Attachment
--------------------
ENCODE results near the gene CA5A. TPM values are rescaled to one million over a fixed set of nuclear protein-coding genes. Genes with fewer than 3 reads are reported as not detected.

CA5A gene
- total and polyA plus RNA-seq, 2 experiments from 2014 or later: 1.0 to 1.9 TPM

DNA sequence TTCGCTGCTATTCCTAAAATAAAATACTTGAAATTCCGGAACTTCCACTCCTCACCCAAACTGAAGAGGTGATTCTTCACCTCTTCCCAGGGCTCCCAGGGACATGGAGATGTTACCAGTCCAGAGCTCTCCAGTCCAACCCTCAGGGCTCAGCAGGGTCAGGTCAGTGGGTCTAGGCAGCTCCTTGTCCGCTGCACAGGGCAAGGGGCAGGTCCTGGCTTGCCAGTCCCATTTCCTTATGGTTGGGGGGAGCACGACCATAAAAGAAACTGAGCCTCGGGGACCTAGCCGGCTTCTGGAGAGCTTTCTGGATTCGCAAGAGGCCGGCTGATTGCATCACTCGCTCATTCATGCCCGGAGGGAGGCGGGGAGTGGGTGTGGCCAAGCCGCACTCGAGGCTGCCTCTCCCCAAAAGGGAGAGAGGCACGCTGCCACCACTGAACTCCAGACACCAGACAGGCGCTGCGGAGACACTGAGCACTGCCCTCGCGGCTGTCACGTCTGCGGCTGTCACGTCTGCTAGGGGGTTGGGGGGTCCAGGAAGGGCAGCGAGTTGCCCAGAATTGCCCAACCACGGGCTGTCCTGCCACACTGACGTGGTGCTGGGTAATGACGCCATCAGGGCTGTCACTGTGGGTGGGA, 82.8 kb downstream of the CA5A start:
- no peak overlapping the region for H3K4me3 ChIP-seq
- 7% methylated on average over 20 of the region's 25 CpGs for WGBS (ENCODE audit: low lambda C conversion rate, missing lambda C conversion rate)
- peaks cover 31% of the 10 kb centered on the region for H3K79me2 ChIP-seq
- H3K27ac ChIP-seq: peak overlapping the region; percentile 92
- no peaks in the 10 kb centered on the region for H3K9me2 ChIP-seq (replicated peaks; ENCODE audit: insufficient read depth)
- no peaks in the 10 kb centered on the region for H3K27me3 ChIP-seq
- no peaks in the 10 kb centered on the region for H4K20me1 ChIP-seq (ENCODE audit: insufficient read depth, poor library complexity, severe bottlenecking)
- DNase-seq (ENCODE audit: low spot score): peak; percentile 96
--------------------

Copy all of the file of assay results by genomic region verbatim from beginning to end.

ENCODE results near the gene CA5A. TPM values are rescaled to one million over a fixed set of nuclear protein-coding genes. Genes with fewer than 3 reads are reported as not detected.

CA5A gene
- total and polyA plus RNA-seq, 2 experiments from 2014 or later: 1.0 to 1.9 TPM

DNA sequence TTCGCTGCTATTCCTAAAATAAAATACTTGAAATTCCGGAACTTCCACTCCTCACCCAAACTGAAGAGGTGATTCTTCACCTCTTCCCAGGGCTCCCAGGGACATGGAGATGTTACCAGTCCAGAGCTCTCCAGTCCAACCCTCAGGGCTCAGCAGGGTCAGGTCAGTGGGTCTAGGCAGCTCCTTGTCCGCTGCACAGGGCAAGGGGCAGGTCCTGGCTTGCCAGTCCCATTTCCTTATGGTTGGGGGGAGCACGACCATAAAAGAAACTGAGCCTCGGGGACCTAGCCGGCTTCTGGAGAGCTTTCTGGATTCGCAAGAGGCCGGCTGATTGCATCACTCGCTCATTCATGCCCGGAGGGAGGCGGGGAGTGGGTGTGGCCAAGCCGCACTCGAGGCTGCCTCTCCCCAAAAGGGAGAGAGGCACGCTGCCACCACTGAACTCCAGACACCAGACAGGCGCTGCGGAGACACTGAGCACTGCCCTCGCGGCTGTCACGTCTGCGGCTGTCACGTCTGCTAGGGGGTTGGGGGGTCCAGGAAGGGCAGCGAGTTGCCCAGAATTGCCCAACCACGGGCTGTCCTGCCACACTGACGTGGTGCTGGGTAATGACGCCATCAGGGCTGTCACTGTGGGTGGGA, 82.8 kb downstream of the CA5A start:
- no peak overlapping the region for H3K4me3 ChIP-seq
- 7% methylated on average over 20 of the region's 25 CpGs for WGBS (ENCODE audit: low lambda C conversion rate, missing lambda C conversion rate)
- peaks cover 31% of the 10 kb centered on the region for H3K79me2 ChIP-seq
- H3K27ac ChIP-seq: peak overlapping the region; percentile 92
- no peaks in the 10 kb centered on the region for H3K9me2 ChIP-seq (replicated peaks; ENCODE audit: insufficient read depth)
- no peaks in the 10 kb centered on the region for H3K27me3 ChIP-seq
- no peaks in the 10 kb centered on the region for H4K20me1 ChIP-seq (ENCODE audit: insufficient read depth, poor library complexity, severe bottlenecking)
- DNase-seq (ENCODE audit: low spot score): peak; percentile 96